Cass County Judge Wade Webb sentenced Daniel Aaron Dal Pozzo, 35, on Monday, July 6, to 20 years, the maximum penalty for a Class A felony of criminal vehicular homicide. Eight years of that sentence was suspended.
Dal Pozzo pleaded guilty on Monday to criminal vehicular homicide and a misdemeanor charge of criminal mischief for causing recklessly causing damage connected to the June 22, 2019, death of 38-year-old Fargo hair stylist Johnny Grey.
Dal Pozzo drove the vehicle into the wrong lane and struck several parked vehicles that were unoccupied 1400 block of 10th Street Southwest in West Fargo, according to a criminal complaint filed Oct. 4 in Cass County District Court.
Grey, who was Dal Pozzo’s passenger, died at the scene. Dal Pozzo was taken to a hospital to be treated for injuries, prosecutors said.
A chemical test revealed Dal Pozzo had a blood alcohol content of 0.212%, prosecutor Katherine Naumann said in court. The legal limit to drive is .08%
The 12-year prison term was two years more than the minimum sentence recommended by both the defense and prosecution in a plea agreement. The judge said he didn’t feel comfortable giving Dal Pozzo only the mandatory minimum, especially since the defendant had previous convictions for driving under the influence in North Dakota, Minnesota and Washington.
Despite being told Dal Pozzo could withdraw his guilty plea after being warned he could receive a harsher sentence, he decided to accept his punishment. He said he had no other choice but to plead guilty to the charges.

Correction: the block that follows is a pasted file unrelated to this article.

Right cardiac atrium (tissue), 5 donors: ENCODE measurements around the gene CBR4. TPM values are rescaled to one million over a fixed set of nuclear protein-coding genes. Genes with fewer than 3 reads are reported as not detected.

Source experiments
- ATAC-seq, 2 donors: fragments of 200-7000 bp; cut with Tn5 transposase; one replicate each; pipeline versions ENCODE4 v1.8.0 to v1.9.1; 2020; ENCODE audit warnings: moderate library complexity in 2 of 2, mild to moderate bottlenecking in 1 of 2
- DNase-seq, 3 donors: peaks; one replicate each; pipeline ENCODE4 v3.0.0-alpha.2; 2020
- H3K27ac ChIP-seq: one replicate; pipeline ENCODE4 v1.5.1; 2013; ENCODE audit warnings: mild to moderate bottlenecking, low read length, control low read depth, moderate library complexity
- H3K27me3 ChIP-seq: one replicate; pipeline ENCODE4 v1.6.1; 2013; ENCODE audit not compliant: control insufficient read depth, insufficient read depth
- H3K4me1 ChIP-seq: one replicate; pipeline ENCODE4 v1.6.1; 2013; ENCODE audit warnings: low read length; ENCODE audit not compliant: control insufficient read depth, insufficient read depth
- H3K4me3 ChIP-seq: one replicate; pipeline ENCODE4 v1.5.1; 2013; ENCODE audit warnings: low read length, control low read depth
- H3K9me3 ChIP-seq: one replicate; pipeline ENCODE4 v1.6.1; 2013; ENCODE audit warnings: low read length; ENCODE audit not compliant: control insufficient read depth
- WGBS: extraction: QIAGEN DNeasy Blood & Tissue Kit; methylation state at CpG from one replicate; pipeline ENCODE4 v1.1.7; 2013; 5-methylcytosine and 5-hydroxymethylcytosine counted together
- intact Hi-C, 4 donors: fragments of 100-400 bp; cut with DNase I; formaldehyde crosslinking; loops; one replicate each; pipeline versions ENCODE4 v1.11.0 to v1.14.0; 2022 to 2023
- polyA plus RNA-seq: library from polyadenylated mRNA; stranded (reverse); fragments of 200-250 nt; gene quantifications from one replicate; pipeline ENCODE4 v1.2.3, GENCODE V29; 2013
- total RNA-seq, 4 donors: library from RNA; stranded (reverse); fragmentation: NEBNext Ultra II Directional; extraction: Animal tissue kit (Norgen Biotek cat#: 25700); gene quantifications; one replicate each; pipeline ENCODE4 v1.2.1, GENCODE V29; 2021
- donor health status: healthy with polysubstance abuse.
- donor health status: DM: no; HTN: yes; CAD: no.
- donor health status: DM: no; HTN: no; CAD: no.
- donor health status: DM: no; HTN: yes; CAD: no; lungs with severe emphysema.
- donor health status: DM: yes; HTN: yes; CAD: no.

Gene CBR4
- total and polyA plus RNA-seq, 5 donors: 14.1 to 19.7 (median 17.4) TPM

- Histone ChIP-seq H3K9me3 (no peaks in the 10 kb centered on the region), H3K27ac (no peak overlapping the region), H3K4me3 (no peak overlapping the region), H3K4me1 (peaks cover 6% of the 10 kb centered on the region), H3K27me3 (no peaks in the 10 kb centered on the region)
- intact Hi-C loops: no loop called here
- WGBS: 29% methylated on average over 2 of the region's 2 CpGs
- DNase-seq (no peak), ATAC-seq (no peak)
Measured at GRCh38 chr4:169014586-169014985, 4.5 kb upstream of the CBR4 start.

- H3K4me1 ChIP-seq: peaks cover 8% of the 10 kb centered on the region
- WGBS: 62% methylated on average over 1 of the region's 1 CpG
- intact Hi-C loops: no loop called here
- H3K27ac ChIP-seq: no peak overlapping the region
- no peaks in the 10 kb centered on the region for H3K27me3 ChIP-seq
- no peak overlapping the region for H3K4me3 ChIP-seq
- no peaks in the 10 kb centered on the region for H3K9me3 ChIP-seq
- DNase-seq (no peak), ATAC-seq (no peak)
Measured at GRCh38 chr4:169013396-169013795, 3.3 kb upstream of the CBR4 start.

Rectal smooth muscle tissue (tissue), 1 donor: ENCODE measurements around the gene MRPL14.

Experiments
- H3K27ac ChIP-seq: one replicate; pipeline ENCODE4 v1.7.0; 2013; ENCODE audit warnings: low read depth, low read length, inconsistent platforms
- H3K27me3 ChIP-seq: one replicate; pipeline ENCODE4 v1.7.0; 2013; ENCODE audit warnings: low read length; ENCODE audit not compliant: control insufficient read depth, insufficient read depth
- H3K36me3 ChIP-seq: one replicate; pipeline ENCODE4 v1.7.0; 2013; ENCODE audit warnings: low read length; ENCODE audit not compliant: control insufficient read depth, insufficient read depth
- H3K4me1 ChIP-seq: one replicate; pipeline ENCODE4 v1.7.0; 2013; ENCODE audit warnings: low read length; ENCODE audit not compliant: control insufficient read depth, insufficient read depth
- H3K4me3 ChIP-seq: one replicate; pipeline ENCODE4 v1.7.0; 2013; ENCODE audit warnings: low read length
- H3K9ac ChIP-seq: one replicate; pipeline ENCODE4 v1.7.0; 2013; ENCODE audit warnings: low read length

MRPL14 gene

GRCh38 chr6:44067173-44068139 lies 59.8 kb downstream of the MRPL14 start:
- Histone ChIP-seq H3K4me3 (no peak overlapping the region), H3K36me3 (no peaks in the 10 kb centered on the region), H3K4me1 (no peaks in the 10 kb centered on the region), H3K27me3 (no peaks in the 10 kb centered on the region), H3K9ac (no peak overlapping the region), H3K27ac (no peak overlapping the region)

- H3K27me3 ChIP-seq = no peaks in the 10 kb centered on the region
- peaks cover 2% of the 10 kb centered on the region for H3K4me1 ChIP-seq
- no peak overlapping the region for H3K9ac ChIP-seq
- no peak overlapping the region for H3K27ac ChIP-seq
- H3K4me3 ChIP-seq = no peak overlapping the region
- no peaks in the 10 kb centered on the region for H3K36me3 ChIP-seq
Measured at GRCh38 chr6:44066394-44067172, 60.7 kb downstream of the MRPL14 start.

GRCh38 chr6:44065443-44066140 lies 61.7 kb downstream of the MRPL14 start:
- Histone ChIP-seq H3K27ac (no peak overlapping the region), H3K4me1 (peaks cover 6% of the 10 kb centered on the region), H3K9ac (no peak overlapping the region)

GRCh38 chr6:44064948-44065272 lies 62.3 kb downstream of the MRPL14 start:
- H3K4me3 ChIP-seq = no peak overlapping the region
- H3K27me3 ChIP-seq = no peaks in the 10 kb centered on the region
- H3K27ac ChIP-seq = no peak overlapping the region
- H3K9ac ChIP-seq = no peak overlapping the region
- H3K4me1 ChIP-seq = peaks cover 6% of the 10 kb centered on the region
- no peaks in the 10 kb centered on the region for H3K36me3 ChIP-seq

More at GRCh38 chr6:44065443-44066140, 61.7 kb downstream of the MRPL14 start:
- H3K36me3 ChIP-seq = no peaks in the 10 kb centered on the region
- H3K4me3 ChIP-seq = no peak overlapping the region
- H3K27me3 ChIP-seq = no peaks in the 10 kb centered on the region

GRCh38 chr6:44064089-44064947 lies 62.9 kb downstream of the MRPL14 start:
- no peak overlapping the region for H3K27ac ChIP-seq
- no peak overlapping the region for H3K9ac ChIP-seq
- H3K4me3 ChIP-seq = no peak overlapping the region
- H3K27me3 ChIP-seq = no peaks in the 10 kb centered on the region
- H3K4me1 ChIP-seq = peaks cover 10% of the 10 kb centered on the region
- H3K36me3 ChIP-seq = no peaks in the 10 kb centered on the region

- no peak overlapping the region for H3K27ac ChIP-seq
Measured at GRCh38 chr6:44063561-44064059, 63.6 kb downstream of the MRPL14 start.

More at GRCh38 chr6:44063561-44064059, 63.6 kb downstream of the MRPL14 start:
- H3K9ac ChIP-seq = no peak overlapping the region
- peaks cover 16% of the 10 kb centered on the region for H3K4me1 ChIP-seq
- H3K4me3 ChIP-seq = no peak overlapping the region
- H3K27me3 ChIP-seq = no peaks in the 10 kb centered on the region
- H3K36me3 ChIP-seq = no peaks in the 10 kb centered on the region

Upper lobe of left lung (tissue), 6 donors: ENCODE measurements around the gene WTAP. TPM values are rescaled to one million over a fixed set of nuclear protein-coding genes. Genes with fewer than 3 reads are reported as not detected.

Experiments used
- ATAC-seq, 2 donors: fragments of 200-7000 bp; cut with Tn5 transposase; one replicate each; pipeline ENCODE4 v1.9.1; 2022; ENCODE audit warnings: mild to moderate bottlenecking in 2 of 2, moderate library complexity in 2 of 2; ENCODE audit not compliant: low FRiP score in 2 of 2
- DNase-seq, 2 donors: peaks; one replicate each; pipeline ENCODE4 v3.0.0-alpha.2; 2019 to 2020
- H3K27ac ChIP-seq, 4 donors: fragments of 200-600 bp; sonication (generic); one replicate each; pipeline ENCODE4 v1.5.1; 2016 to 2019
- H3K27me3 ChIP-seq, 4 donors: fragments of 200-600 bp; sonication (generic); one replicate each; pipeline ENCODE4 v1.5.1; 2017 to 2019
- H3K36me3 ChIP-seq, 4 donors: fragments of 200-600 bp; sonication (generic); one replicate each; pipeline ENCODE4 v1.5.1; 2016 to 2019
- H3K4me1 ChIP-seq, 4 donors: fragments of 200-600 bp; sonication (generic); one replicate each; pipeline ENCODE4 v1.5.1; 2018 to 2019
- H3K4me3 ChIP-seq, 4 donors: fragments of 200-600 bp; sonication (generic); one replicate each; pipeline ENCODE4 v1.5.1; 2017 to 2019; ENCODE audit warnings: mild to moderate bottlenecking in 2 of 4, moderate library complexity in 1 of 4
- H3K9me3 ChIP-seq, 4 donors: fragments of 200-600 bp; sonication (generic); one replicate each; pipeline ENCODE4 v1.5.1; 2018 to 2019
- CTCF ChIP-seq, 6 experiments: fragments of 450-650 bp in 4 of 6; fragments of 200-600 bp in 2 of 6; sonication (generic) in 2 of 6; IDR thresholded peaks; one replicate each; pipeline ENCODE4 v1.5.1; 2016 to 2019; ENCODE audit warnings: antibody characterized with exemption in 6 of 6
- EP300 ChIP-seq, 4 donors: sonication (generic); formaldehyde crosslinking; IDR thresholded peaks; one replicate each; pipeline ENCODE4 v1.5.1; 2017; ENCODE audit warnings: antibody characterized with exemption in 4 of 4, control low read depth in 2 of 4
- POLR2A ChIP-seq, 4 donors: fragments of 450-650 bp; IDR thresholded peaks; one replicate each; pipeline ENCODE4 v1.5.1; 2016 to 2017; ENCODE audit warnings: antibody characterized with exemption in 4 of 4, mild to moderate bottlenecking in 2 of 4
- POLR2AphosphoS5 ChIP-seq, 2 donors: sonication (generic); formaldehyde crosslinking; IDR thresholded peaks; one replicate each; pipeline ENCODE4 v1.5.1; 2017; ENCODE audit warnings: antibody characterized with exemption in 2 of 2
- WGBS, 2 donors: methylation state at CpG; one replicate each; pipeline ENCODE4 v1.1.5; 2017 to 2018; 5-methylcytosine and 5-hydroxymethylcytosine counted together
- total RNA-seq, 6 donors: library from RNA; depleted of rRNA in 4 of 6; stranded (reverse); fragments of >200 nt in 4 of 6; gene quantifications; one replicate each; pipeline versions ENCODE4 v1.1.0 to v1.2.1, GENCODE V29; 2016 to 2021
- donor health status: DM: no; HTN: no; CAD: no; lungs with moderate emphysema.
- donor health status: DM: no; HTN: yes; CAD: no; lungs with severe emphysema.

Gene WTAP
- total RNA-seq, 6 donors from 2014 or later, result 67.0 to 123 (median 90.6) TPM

“I did what I did, and I have to own up to my actions,” he said.
Two other charges of criminal mischief and a DUI count, all misdemeanors, were dismissed.
He also was sentenced Monday to time served after pleading guilty to charges of domestic violence and interfering with a 911 call. According to prosecutors, Dal Pozzo broke three phones belonging to his then-girlfriend on Aug. 12 after she said she would call the police. He also was accused of wrestling with the woman and throwing her on a bed.
Naumann said there was an indication that alcohol also was involved in that case.
“My head was in a bad spot because I just lost my best friend (Grey),” Dal Pozzo said of the domestic incident.
The court received several letters of support for Dal Pozzo in connection to the criminal vehicular homicide case, as well as victim impact statements. Grey’s father, John Grey Sr., took the stand on Monday to talk about how he felt when he heard his son had died.
“It ripped me apart, knowing I’ll never have him again,” Grey Sr. said.
Grey Jr.’s wife, Emma, said Dal Pozzo could have chosen not to drive that day and called upon him to do better.
“It’s one thing to crash with a stranger, but you did this to one of your best friends,” she said.
Dal Pozzo hugged and kissed family and friends before the hearing started and waved to them as he was taken into custody to serve his sentence.